Sen. Bob Corker (R-Tenn.) said Tuesday that he expects an “overwhelming vote” on Thursday in favor of legislation that would allow Congress to review a nuclear deal with Iran.Corker's goal is to get a bill passed with strong bipartisan support. But "poison pill" amendments introduced by ultra-rightist senators could make it a useless exercise by stripping away Democratic support and leaving it open to a presidential veto that couldn't be overridden.
Corker also said he believes that Senate Majority Leader Mitch McConnell (R-Ky.) will file cloture on the bill and end debate, which could prevent the Senate from voting on a controversial amendment that would require Iran to recognize Israel as part of the deal.
“My sense is that cloture is going to be filed,” Corker, the chairman of the Senate Foreign Relations Committee, told reporters. “My sense is that Thursday there's a very strong chance that we'll get an overwhelming vote.”
It's not known whether Senate Majority Leader Mitch McConnell will choose to allow a vote on the amendment to mandate that any deal with Iran over its nuclear program must include Tehran's recognition of Israel. Thanks to the Democratic objections created by a parliamentary maneuver engineered last week by Sen. Tom Cotton (R-AR) and Sen. Marco Rubio (R-FL) to get that amendment voted on, many other proposed amendments are now destined for the dustbin as McConnell and Corker seek to hang onto support for the over bill. Of the 66 co-sponsors, 20 are Democrats. But passing the Israel recognition amendment and a few others would undoubtedly spur many of them to withdraw their backing.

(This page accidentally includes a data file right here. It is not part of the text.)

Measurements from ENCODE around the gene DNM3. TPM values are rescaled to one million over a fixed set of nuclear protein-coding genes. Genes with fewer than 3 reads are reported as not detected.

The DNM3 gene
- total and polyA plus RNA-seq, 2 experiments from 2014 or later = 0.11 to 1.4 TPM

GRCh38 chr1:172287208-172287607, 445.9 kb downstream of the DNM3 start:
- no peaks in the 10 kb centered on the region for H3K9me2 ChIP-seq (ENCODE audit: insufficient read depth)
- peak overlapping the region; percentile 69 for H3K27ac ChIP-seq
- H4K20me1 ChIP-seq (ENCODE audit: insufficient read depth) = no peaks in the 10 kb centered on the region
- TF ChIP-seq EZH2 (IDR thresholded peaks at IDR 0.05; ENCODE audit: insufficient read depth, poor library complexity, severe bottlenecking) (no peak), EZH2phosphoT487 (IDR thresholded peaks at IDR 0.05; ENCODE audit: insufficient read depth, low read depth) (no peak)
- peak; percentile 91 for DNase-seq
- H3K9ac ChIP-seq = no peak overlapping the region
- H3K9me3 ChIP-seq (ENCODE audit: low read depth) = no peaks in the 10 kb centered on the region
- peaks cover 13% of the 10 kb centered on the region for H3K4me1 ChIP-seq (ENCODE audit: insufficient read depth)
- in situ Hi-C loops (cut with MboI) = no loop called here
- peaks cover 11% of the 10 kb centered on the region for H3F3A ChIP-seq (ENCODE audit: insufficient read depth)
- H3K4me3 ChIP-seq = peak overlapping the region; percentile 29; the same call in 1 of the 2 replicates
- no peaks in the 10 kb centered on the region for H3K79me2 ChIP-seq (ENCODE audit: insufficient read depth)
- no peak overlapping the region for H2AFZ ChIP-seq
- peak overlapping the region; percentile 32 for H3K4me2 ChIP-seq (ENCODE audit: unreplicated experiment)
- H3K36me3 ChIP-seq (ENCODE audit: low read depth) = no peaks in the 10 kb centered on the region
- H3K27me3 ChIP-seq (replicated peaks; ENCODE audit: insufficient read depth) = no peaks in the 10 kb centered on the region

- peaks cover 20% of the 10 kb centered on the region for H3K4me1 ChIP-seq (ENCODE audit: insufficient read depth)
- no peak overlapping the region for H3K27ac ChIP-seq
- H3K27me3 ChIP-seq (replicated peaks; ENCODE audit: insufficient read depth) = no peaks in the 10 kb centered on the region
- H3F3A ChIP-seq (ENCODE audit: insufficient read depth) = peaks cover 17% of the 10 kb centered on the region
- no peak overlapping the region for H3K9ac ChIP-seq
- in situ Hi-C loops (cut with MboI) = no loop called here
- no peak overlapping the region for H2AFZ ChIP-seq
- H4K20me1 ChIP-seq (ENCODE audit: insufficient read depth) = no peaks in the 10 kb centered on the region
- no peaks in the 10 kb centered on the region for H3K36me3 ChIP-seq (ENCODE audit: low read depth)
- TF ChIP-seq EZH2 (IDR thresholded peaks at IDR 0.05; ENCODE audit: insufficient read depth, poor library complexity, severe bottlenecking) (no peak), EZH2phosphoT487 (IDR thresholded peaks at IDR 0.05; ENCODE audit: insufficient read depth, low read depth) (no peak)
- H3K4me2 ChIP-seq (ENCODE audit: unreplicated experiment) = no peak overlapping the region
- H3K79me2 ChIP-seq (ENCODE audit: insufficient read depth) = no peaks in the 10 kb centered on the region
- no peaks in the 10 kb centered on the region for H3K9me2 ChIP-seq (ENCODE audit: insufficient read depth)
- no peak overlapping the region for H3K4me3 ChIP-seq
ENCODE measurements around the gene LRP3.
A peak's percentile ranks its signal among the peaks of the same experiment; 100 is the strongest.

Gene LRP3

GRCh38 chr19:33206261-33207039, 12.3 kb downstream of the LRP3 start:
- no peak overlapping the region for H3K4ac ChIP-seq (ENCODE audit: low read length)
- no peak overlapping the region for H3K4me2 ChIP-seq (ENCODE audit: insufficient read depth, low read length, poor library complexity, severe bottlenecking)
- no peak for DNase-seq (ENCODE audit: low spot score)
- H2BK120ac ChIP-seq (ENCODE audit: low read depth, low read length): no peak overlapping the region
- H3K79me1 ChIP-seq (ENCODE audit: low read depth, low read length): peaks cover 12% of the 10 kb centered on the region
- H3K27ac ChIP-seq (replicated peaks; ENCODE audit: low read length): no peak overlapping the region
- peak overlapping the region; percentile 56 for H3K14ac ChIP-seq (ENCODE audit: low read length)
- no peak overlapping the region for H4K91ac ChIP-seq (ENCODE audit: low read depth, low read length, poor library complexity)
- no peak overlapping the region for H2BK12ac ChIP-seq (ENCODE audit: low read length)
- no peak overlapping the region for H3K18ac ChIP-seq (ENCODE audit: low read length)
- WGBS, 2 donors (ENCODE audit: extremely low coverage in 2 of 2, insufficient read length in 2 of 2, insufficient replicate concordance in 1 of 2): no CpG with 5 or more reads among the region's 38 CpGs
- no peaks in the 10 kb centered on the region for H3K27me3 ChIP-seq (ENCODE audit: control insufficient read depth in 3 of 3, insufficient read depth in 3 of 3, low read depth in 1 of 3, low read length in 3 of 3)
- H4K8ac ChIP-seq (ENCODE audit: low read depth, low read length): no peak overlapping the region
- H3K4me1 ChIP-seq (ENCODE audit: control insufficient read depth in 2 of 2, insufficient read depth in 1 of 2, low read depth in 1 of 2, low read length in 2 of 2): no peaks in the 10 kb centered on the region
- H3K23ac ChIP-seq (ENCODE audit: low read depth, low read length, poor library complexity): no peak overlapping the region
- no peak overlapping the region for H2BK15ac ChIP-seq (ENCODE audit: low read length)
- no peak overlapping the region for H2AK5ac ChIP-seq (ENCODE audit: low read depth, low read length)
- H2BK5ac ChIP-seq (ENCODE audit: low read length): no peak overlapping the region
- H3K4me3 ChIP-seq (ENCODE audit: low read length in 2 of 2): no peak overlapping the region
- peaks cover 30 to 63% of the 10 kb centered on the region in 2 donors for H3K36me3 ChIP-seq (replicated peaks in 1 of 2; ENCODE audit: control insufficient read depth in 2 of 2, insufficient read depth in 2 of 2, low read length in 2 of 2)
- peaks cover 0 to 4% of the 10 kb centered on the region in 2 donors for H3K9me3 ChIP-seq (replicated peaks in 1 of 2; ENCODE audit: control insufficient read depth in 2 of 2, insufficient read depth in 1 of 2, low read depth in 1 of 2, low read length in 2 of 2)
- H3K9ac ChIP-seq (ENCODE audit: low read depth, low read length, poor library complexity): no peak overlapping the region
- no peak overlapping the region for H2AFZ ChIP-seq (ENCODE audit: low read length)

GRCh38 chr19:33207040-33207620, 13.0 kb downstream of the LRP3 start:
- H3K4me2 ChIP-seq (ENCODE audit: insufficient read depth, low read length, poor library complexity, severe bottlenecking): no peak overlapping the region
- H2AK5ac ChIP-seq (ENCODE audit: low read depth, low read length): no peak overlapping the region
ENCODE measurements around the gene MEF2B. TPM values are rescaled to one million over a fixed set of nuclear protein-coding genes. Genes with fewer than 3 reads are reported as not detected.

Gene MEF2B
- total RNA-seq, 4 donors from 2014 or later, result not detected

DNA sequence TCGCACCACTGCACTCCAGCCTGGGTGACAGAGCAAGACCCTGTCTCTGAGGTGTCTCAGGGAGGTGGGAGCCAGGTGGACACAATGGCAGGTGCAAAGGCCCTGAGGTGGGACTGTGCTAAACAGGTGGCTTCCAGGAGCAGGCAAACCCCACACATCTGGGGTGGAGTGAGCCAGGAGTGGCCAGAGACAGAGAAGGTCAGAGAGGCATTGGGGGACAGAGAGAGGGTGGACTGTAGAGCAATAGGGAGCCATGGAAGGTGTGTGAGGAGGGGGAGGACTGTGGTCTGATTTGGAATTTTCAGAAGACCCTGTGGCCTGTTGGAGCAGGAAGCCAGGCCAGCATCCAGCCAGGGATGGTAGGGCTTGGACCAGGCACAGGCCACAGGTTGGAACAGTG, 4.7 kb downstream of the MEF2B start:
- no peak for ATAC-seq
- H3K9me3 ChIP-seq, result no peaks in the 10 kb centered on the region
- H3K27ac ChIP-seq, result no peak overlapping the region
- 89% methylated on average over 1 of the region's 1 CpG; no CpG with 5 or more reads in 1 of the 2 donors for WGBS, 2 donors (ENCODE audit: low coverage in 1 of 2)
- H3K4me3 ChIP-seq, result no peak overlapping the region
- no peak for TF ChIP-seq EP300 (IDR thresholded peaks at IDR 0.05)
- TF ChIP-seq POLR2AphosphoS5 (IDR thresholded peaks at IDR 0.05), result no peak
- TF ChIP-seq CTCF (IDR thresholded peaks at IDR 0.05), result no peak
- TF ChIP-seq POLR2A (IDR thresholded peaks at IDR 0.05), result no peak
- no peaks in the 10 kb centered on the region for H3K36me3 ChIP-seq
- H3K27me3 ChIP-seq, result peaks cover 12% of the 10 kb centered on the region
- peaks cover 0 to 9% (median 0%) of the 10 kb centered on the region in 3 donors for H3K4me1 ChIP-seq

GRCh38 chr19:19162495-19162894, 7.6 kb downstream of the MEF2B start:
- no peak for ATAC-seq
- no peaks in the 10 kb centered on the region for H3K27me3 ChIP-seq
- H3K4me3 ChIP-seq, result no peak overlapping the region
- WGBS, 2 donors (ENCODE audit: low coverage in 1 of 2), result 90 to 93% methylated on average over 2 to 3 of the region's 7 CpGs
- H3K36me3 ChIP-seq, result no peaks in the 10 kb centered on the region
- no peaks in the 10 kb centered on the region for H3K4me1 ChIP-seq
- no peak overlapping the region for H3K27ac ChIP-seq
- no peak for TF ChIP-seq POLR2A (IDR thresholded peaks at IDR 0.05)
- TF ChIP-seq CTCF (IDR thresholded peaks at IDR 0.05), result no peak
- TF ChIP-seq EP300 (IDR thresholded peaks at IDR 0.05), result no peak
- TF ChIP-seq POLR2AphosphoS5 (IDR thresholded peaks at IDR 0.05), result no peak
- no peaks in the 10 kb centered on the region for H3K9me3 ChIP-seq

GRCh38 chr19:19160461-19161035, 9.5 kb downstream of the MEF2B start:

Corker is working with the ranking committee Democrat Ben Cardin to come up with a manager's package of softer amendments. That approach is what led to the current form of the bill passing the Foreign Relations Committee by a unanimous vote, and to President Obama's reluctant decision to sign it.
Ali Gharib, an Iranian-American journalist who writes regularly on Iranian affairs, has posted an interesting background piece discussing how the fight over the review act has pitted some neoconservatives against other neoconservatives and the American Israel Public Affairs Committee. The wrangle, Gharib says, has isolated William Kristol and his protégé, Tom Cotton, on the matter of the amendments. While AIPAC and some neoconservatives would, of course, prefer a tougher bill, they've chosen a more pragmatic course, apparently believing the current diluted bill is better than none at all. Kristol and his pals would just as soon kill it.